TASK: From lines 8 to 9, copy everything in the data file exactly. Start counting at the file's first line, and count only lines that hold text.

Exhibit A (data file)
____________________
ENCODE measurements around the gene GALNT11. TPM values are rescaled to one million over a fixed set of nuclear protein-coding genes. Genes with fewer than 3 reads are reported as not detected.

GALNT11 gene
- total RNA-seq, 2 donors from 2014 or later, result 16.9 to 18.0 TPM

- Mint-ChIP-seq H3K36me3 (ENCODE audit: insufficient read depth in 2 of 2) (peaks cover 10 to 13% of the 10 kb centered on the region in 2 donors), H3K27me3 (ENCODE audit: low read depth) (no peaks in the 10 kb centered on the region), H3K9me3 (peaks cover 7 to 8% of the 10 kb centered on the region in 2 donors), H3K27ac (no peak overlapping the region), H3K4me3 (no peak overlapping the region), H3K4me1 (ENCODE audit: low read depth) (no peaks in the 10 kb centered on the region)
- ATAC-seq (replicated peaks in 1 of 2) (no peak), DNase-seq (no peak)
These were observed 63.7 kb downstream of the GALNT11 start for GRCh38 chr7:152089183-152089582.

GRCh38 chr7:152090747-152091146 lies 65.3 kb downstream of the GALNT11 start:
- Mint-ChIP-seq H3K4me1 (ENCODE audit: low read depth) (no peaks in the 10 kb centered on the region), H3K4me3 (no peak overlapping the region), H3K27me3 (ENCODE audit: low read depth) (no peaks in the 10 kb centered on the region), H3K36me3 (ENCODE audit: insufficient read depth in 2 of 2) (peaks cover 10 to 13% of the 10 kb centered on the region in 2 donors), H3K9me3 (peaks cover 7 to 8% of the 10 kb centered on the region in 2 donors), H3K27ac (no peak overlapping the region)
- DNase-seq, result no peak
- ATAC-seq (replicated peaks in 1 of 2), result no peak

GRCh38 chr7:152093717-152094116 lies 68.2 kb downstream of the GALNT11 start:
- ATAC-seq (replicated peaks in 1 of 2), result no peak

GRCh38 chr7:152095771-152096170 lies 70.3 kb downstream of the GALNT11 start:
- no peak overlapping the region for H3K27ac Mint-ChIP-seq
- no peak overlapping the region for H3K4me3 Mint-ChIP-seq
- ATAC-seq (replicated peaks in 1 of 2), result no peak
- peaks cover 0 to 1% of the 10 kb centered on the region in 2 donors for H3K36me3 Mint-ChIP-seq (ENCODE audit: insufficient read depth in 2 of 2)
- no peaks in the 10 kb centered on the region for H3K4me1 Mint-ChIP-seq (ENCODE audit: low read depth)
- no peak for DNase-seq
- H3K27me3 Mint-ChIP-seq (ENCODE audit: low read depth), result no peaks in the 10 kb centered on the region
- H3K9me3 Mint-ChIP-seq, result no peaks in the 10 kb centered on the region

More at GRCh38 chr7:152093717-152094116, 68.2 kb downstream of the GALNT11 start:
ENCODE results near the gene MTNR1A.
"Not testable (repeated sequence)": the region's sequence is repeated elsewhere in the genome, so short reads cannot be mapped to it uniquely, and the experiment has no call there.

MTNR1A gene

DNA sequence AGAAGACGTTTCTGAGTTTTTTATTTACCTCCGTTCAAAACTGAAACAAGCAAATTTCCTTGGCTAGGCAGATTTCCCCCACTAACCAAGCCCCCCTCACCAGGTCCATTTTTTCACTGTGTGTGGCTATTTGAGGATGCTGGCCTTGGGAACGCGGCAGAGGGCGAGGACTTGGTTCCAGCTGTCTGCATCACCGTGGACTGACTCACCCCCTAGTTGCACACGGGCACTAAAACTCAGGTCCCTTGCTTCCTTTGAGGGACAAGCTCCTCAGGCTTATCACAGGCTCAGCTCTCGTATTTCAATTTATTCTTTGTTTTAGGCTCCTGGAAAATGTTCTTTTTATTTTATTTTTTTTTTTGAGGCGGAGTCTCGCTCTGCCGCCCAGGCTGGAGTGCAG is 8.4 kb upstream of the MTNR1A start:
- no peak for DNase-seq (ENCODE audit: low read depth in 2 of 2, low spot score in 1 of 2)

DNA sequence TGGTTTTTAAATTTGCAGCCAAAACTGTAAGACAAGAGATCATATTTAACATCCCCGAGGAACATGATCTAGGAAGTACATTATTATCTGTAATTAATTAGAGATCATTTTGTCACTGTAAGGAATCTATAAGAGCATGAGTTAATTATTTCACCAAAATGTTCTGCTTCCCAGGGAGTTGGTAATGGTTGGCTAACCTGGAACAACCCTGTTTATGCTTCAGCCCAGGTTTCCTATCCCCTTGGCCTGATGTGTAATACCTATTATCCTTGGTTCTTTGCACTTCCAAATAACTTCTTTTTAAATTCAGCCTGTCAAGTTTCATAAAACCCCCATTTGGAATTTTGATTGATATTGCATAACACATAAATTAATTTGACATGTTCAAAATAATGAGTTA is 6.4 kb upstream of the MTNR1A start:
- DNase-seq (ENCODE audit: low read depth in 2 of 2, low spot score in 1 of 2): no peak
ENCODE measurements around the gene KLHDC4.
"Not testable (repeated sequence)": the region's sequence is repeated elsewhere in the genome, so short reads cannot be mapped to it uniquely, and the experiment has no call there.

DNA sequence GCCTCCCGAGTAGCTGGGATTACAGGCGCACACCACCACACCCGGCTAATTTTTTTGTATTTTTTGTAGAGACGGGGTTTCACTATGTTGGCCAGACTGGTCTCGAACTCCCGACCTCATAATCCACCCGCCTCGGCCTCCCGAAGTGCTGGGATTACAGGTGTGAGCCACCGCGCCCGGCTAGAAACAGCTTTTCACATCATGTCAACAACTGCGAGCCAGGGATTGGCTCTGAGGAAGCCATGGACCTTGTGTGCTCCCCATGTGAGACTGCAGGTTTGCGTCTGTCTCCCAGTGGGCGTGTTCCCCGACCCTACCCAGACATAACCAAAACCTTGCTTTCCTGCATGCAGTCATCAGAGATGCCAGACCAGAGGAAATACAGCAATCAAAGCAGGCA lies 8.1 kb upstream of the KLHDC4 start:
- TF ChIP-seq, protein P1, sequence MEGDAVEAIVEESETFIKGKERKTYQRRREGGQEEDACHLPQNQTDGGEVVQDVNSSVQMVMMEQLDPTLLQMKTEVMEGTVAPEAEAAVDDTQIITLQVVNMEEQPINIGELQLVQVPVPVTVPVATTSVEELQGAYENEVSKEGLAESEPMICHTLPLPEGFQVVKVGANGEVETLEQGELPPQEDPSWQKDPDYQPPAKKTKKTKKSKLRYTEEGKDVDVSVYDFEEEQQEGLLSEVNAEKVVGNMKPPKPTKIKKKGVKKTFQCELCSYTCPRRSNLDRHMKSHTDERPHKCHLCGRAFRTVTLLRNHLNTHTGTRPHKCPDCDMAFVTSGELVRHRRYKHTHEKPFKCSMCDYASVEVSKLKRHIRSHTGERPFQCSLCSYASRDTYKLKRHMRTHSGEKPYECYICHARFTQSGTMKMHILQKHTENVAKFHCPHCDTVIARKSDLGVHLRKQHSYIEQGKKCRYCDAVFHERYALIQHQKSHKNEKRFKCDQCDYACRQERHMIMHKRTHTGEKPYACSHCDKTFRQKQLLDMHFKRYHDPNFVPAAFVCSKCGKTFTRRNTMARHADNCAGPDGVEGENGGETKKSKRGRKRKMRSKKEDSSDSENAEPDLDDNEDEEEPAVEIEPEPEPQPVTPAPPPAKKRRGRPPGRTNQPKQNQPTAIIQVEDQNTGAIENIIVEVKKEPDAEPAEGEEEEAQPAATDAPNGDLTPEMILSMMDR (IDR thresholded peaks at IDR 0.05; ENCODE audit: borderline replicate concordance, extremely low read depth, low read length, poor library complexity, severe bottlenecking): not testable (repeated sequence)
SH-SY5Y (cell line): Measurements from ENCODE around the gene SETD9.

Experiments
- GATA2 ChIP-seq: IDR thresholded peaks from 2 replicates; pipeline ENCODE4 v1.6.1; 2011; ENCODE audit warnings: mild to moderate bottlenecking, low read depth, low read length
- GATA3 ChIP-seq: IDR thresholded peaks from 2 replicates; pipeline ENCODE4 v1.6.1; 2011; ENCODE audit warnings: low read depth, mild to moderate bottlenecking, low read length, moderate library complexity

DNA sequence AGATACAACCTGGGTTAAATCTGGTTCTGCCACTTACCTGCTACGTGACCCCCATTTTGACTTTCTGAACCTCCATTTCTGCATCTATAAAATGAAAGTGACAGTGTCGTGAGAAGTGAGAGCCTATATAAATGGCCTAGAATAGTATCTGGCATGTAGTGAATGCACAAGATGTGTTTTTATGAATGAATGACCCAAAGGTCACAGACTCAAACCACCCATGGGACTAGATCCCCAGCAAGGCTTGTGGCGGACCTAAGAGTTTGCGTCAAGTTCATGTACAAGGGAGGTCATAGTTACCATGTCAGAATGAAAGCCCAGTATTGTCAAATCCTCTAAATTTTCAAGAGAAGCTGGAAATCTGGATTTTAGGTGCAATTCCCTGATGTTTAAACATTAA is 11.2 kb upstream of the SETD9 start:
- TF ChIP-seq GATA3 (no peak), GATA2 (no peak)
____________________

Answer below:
- Mint-ChIP-seq H3K4me1 (ENCODE audit: low read depth) (no peaks in the 10 kb centered on the region), H3K4me3 (no peak overlapping the region), H3K27me3 (ENCODE audit: low read depth) (no peaks in the 10 kb centered on the region), H3K36me3 (ENCODE audit: insufficient read depth in 2 of 2) (peaks cover 10 to 13% of the 10 kb centered on the region in 2 donors), H3K9me3 (peaks cover 7 to 8% of the 10 kb centered on the region in 2 donors), H3K27ac (no peak overlapping the region)
- DNase-seq, result no peak